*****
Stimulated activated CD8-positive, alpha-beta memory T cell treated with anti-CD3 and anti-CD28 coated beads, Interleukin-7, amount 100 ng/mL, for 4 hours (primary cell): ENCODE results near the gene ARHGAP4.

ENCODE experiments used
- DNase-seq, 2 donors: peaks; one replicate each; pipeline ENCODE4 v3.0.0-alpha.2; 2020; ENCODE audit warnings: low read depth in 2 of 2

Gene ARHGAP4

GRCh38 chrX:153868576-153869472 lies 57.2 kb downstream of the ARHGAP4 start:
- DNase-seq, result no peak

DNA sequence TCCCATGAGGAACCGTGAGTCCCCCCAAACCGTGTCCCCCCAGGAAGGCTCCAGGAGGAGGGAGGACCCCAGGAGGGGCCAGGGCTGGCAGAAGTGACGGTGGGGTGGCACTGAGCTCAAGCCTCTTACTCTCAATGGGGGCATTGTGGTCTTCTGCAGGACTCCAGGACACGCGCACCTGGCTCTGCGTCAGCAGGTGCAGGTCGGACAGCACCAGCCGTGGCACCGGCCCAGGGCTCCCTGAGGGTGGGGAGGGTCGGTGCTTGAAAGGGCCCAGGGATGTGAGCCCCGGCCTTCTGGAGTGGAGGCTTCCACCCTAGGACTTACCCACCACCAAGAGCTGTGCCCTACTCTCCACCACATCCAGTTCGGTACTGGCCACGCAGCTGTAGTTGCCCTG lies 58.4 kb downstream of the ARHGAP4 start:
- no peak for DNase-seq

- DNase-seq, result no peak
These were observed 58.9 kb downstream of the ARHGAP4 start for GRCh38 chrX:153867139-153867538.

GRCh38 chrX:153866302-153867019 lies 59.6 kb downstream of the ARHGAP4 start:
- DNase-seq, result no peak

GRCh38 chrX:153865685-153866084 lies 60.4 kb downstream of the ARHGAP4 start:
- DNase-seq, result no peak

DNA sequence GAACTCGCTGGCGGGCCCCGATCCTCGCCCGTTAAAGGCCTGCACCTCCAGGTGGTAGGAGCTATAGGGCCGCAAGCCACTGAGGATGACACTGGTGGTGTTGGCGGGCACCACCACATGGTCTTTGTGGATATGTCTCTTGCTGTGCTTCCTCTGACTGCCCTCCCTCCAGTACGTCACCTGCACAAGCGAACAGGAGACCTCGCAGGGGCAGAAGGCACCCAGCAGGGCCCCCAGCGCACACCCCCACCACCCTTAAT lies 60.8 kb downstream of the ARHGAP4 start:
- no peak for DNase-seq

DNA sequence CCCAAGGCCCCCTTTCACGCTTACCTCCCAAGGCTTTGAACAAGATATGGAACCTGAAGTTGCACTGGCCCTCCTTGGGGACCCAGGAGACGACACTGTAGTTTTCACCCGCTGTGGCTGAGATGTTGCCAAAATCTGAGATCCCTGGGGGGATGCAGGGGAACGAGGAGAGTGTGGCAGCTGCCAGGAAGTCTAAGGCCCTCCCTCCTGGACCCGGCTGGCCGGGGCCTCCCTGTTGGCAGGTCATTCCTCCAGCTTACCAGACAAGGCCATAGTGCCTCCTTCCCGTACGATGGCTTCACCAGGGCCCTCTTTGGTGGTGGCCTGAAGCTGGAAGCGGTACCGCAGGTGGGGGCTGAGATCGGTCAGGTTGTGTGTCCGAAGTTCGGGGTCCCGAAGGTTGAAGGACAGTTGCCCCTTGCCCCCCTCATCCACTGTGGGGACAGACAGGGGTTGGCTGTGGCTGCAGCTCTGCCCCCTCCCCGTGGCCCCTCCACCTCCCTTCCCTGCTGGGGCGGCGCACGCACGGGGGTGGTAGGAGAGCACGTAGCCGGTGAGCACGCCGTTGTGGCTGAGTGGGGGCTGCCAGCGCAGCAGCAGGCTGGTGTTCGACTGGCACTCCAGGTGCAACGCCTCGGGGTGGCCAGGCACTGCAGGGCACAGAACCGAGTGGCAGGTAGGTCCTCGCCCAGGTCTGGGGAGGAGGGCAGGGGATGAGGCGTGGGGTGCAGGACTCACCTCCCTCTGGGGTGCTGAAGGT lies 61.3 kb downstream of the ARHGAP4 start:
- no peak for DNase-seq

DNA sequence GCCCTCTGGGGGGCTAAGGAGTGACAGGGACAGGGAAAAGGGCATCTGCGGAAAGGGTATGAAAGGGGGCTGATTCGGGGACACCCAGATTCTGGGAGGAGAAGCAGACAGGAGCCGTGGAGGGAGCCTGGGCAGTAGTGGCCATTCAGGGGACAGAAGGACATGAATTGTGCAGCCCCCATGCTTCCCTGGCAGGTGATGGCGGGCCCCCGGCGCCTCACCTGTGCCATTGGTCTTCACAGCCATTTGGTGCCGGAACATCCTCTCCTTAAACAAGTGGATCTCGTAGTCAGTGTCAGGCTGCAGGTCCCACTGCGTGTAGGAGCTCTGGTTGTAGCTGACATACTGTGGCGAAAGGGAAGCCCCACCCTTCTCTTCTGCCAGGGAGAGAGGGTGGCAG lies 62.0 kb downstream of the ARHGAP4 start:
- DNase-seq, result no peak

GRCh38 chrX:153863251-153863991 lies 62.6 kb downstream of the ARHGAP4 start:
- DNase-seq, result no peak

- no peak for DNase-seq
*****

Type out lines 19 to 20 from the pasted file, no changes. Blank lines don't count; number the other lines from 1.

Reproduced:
DNA sequence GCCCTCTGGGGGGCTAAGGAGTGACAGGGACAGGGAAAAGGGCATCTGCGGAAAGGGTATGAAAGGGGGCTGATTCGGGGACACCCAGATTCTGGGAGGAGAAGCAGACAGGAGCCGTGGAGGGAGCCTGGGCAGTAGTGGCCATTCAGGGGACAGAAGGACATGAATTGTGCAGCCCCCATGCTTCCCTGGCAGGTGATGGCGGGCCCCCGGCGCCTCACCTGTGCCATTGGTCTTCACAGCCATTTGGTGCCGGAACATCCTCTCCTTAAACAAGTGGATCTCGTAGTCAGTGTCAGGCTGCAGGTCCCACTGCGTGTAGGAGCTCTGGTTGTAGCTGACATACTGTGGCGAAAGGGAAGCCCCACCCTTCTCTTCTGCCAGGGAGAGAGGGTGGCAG lies 62.0 kb downstream of the ARHGAP4 start:
- DNase-seq, result no peak